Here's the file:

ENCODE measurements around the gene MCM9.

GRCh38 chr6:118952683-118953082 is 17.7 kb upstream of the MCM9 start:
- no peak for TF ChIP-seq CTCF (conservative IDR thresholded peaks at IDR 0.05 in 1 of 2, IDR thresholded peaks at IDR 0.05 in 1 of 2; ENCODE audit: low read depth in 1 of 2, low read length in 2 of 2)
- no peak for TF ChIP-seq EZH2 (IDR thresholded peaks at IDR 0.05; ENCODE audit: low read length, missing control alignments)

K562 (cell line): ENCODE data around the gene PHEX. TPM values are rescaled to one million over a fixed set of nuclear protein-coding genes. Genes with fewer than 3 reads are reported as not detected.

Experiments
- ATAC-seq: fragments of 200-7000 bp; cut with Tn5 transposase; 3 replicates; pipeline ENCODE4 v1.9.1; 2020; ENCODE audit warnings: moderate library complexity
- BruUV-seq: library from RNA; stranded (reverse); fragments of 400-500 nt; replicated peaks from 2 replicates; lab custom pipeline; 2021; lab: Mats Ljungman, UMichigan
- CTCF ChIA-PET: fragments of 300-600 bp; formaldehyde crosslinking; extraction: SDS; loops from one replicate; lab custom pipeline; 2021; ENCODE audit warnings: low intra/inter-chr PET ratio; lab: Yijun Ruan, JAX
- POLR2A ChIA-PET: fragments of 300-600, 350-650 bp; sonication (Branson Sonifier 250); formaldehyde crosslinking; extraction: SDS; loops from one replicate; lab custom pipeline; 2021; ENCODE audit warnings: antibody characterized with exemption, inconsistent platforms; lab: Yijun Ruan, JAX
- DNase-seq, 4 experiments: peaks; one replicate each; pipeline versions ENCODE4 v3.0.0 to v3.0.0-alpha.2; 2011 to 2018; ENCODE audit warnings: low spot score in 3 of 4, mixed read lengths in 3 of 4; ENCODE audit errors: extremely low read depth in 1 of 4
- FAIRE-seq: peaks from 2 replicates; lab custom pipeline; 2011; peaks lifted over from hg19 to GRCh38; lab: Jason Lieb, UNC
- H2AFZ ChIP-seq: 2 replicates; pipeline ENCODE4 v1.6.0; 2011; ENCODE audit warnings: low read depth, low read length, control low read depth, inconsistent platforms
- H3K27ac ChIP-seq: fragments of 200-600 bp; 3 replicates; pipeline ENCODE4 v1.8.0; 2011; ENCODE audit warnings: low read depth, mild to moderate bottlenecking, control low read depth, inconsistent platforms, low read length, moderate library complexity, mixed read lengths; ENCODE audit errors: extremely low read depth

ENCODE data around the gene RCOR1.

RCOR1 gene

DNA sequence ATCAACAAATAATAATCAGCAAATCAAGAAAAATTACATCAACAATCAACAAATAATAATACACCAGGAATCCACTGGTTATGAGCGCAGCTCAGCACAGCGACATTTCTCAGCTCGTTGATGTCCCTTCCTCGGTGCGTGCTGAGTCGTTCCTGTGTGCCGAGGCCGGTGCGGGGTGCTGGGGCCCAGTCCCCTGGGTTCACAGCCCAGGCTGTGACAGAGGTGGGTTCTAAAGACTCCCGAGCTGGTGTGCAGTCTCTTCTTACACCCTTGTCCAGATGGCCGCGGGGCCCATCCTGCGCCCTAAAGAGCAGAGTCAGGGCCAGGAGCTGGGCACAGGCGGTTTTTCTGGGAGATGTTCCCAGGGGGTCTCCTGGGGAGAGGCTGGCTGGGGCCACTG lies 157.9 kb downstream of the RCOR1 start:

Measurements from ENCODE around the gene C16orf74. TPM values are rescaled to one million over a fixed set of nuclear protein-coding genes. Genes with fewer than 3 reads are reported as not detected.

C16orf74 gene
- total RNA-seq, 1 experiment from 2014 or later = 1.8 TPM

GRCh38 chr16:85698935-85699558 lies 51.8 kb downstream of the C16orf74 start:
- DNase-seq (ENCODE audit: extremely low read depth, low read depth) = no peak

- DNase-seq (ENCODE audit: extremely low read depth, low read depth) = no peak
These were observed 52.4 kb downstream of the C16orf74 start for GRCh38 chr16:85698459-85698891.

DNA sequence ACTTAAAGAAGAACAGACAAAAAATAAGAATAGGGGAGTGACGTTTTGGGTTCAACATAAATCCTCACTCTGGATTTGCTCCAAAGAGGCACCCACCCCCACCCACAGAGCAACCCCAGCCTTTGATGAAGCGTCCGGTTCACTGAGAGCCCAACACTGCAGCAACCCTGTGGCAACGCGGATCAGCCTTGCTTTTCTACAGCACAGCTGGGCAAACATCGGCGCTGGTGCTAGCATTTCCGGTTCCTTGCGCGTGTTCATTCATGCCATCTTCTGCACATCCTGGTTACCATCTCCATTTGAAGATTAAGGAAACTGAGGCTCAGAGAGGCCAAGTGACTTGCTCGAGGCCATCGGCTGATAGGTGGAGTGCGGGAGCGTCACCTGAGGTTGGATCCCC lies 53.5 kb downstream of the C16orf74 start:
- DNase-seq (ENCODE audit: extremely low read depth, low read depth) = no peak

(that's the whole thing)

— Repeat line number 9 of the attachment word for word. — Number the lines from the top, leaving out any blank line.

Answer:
- CTCF ChIA-PET: fragments of 300-600 bp; formaldehyde crosslinking; extraction: SDS; loops from one replicate; lab custom pipeline; 2021; ENCODE audit warnings: low intra/inter-chr PET ratio; lab: Yijun Ruan, JAX